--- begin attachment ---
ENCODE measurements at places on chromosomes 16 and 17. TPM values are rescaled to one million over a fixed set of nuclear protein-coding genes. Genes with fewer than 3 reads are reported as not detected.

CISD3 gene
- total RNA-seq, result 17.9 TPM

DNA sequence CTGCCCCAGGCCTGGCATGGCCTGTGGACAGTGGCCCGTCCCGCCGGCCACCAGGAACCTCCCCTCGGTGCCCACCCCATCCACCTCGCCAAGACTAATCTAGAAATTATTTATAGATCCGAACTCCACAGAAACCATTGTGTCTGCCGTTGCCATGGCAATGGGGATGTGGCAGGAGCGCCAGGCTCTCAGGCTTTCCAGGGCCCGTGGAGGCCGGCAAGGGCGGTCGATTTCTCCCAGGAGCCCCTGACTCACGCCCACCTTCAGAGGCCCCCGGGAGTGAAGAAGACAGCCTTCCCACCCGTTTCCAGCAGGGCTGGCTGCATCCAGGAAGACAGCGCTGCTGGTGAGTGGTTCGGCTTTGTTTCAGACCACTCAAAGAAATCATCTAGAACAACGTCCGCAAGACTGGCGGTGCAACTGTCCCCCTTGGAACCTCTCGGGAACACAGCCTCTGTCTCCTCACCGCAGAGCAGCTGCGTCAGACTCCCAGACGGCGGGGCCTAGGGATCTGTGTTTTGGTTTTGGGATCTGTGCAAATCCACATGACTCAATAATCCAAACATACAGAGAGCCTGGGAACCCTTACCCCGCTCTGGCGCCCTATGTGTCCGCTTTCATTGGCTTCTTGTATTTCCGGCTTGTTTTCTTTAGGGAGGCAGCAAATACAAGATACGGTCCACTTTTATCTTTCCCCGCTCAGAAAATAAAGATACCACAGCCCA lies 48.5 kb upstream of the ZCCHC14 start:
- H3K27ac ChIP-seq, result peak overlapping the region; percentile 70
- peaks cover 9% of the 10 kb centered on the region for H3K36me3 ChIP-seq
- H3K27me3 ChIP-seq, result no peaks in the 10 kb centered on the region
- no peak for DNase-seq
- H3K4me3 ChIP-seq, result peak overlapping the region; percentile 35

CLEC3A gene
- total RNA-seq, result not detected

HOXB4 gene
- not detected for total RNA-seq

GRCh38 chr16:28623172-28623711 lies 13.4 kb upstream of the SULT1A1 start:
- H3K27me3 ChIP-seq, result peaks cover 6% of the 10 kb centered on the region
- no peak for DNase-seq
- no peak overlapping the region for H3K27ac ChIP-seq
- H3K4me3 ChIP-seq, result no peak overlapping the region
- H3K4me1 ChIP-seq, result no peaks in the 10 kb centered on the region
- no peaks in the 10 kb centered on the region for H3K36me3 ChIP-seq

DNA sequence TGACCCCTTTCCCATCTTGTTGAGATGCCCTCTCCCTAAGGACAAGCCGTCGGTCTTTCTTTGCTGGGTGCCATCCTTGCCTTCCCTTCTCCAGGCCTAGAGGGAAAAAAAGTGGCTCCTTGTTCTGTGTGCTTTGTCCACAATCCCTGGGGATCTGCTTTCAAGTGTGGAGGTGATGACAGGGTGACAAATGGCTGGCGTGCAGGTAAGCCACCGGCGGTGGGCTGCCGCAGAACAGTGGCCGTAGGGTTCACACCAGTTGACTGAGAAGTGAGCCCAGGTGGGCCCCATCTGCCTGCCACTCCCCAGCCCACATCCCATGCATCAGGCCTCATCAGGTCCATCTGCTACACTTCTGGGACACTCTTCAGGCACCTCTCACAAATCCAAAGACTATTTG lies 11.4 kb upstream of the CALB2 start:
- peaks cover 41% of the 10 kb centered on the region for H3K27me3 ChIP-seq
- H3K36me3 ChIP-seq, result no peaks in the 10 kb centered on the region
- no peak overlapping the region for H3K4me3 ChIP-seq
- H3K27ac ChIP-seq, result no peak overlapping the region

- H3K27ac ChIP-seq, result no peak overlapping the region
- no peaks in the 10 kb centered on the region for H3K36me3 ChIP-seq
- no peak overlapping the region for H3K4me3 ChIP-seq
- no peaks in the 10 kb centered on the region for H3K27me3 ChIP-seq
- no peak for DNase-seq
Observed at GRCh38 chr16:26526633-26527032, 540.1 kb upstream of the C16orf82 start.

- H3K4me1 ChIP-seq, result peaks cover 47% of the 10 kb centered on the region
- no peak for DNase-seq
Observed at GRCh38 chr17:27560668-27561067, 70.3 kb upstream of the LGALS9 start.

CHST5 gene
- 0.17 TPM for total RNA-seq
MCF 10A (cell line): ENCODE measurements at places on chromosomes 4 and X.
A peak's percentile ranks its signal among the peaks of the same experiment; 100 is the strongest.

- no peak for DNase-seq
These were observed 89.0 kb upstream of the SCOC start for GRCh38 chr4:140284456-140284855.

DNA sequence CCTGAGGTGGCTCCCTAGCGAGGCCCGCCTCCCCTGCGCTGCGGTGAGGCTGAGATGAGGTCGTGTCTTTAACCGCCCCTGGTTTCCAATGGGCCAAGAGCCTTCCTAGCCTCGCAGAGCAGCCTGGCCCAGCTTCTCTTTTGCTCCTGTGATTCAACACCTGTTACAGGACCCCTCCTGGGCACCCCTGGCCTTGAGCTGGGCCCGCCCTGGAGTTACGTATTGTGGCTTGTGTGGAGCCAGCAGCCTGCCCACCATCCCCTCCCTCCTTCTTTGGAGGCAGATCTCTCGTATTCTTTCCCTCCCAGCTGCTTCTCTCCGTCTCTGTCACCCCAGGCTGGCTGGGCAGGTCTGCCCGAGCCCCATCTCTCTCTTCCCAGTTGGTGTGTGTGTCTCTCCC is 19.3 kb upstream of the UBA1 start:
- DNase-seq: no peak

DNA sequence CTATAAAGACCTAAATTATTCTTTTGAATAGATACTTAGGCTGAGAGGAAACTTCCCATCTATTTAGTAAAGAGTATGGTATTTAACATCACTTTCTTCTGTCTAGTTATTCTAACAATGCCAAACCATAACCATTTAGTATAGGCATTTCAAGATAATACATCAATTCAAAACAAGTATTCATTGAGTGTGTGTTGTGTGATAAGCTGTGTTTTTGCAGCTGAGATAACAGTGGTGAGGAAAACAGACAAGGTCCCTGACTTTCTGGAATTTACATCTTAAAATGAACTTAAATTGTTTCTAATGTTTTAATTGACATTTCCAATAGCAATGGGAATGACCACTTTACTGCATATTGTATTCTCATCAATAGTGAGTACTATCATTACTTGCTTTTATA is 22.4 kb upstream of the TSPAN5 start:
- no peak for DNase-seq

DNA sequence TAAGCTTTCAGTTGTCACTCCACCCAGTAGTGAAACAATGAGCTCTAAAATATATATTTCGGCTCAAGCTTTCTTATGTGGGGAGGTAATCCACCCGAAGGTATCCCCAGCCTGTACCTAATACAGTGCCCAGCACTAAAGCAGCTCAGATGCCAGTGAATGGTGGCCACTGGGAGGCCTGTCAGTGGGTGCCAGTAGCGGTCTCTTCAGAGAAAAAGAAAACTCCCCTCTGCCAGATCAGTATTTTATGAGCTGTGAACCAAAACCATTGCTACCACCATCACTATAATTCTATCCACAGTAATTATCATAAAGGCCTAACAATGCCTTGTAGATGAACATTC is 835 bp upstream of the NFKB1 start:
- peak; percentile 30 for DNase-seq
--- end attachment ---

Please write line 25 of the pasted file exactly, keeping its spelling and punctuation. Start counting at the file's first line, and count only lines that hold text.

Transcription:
- H3K27ac ChIP-seq, result no peak overlapping the region